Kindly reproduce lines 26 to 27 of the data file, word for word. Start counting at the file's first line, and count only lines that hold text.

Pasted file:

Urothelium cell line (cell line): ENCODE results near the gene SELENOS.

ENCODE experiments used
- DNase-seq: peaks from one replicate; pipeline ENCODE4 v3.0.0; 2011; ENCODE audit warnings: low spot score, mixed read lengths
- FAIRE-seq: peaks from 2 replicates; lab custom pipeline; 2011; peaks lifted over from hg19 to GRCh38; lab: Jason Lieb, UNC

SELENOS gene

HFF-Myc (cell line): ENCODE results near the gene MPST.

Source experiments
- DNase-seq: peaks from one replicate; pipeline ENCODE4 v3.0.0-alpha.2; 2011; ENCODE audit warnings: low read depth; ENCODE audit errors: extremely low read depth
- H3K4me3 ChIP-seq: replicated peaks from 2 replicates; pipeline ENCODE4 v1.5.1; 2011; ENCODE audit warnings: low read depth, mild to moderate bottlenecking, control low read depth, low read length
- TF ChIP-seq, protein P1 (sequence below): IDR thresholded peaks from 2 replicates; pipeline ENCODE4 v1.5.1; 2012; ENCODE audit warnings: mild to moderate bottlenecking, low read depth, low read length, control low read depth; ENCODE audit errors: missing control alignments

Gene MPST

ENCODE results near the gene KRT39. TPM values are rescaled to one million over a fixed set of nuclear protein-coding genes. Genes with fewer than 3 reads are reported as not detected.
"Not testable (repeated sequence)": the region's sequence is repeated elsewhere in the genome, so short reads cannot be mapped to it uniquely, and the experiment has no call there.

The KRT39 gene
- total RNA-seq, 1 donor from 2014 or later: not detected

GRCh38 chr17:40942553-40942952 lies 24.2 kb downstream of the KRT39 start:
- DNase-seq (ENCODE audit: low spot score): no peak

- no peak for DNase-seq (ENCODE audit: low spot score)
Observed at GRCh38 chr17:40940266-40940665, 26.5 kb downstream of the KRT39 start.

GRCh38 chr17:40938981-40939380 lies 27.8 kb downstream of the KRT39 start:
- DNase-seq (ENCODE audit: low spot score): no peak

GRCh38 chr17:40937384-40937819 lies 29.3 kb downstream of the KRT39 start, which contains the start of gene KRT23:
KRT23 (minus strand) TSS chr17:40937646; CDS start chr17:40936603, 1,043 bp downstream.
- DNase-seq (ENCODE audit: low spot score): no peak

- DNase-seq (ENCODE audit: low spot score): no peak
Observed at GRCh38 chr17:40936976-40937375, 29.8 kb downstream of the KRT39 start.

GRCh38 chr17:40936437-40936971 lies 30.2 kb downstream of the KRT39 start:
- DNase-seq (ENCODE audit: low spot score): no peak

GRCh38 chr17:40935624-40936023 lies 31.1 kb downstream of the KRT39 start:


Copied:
Observed at GRCh38 chr17:40936976-40937375, 29.8 kb downstream of the KRT39 start.

GRCh38 chr17:40936437-40936971 lies 30.2 kb downstream of the KRT39 start: